Defense Secretary Ash Carter's decision Thursday to lift the ban on women serving in combat is a major milestone in a process that is likely to continue for years to come.
"Were going to get there, but it is going to take some time," said Marine Corps Lt. Col. Kate Germano, former commander of the Marine Corps' female recruit training battalion at Parris Island, South Carolina.
"Until we recruit more fit women and we hold those women accountable to being stronger and faster and tougher, I think we are going to struggle to get women into the infantry in large numbers," Germano said in an interview shortly after Carter's announcement.
Carter said the military will open all combat jobs to women early next year with "no exceptions," and the new rules will take effect as early as Jan. 2. About 220,000 jobs, or about 10 percent of the entire active and reserve force, are now restricted to men only, mostly in Army and Marine Corps infantry and armor units.
Yet other military officials estimate it will take up to two years before women will be "recruited, accessed, trained, tested and assigned" to combat arms units, according to a recent report from the Government Accountability Office.
Before that happens, a series of cultural, political and practical hurdles remain.
Thursday's decision from the Pentagon's top civilian leader came despite internal opposition from the Marine Corps; Carter rejected the Corps' request to keep some positions limited to men, including infantry, machine gunner, fire support, reconnaissance and others.
Carter made the historic announcement at a Pentagon press briefing. Absent from the event was Marine Corps Gen. Joseph Dunford, the newly installed chairman of the Joint Chiefs of Staff who was serving as commandant of the Marine Corps earlier this year when the Corps made its pitch to keep some gender restrictions in place.
Dunford was in the Washington area Thursday attending a series of meetings, his office said. The absence of the military's top uniformed officer raised questions about his support for Carter's decision, and he issued a statement that stopped short of agreeing with the move.
"I have had the opportunity to provide my advice on the issue of full integration of women into the armed forces. In the wake of the secretary's decision, my responsibility is to ensure his decision is properly implemented," Dunford said in the brief statement.
Carter also may face a challenge from Capitol Hill. Congress has 30 days to review the move, and leaders of the House and Senate Armed Services committees on Thursday promised to give "proper and rigorous oversight" to the decision's potential long-term effects on the force.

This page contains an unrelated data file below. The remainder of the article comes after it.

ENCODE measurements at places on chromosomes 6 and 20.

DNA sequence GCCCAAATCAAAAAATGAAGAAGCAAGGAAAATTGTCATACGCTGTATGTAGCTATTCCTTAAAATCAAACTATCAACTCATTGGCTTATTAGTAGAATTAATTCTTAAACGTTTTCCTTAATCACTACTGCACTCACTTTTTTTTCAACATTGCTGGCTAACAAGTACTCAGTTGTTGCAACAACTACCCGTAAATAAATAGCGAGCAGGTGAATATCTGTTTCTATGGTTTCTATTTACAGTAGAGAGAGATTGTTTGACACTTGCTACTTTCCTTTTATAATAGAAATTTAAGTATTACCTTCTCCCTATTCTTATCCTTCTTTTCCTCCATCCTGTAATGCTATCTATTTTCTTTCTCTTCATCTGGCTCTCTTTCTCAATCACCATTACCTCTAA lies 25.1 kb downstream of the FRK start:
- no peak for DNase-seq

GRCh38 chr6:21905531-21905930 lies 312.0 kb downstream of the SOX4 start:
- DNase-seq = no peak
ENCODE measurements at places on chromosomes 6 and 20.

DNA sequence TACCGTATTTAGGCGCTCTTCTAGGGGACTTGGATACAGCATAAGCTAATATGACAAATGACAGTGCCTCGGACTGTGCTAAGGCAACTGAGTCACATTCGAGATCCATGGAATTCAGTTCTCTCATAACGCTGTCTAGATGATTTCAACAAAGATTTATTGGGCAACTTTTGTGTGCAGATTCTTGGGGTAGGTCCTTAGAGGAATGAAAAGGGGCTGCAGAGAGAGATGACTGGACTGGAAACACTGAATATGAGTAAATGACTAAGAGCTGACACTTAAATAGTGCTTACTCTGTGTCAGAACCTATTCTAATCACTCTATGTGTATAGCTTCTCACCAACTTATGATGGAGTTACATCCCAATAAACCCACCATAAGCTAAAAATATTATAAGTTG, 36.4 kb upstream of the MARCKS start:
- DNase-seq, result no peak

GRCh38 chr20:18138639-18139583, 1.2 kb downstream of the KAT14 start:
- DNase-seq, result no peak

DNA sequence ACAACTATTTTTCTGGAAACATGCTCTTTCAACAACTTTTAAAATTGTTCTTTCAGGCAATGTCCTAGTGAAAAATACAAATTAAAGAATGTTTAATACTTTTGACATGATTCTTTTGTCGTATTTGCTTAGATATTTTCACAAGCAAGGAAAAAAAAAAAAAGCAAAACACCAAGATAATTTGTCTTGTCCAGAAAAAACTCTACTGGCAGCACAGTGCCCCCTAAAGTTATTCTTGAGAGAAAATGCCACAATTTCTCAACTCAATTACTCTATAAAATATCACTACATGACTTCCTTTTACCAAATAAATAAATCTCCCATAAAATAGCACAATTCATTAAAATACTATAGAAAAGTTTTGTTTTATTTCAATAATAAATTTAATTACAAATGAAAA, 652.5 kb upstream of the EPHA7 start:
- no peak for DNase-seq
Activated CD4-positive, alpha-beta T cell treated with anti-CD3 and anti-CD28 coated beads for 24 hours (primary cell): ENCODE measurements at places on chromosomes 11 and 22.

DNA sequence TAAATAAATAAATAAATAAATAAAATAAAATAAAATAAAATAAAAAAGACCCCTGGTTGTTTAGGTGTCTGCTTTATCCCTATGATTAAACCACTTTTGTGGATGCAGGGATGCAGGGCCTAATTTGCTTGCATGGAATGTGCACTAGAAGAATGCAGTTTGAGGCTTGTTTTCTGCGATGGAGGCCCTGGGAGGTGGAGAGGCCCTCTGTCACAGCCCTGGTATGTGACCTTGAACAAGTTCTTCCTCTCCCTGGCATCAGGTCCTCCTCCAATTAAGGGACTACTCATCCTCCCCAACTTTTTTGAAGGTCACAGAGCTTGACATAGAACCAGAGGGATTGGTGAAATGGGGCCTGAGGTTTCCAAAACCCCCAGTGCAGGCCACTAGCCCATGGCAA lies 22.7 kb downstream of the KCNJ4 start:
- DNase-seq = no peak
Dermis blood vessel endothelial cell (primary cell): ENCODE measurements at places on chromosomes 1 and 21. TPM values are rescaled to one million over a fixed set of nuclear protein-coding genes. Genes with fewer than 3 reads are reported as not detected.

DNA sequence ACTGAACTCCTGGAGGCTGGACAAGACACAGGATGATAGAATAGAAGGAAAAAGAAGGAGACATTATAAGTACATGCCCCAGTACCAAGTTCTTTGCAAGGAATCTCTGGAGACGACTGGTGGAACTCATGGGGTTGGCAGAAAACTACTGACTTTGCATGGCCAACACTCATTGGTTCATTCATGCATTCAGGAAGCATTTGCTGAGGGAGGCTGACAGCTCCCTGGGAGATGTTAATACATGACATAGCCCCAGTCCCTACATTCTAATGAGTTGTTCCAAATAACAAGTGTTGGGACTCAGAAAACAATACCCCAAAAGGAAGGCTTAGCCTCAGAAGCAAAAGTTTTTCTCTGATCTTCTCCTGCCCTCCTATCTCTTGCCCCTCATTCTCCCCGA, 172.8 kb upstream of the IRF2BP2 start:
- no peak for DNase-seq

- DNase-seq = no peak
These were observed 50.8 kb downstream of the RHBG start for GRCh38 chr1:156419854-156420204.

The influential lawmakers offered no firm support or opposition to the move. Instead, they said they want defense officials to quickly turn over all research and rationale — including a 1,000-page Marine Integrated Task Force report critical of allowing women in combat roles — to ensure that lawmakers fully understand the process that led to Carter's decision.
"In the end, Congress does have the authority to weigh in on this situation," said one senior defense official.
Carter acknowledged the significant challenges ahead in an internal memo to top Pentagon leaders issued Thursday.
"Equal opportunity may not always equate to equal participation by men and women," Carter wrote in the memo, noting that leaders in the ranks initially may find it difficult to manage and mentor small cadres of women.
arter pointed to studies from both the Army and Marine Corps that show women sustain injuries at higher rates than men, especially in jobs that involve carrying heavy loads, and said those concerns "must be addressed in the implementation of the full integration of women in the armed forces," according to the memo.
Carter also noted that not all military men will immediately accept women in traditionally male-only jobs. "The integration of women in combat may require a cultural shift in previously all-male career fields," he wrote.
Lt. Col. Kate Germano addresses an audience during the 4th Battalion relief and appointment ceremony on July 18, 2014, aboard Marine Corps Recruit Depot Parris Island, S.C.
Photo Credit: ance Cpl. Allison Lotz/Marine Corps
Women, who make up about 14 percent of today's force, may face some cultural challenges too, Germano said.
She has been outspoken about those cultural challenges since her removal from her post as head of the Parris Island female recruit training battalion amid allegations that she was "hostile, unprofessional and abusive." She said she was only trying to raise standards amid a culture of lowered expectations for female Marines.
"There should be no reason to have an expectation for a woman not to qualify on the range," she said.
"They need to look at screening and enlisting a tougher candidate — physiologically and mentally — and they need to hold them accountable. If you change that, you see women demanding more from themselves. We saw great progress just because there was a higher expectation for performance."
Andrew Tilghman is the executive editor for Military Times. He is a former Military Times Pentagon reporter and served as a Middle East correspondent for the Stars and Stripes. Before covering the military, he worked as a reporter for the Houston Chronicle in Texas, the Albany Times Union in New York and The Associated Press in Milwaukee.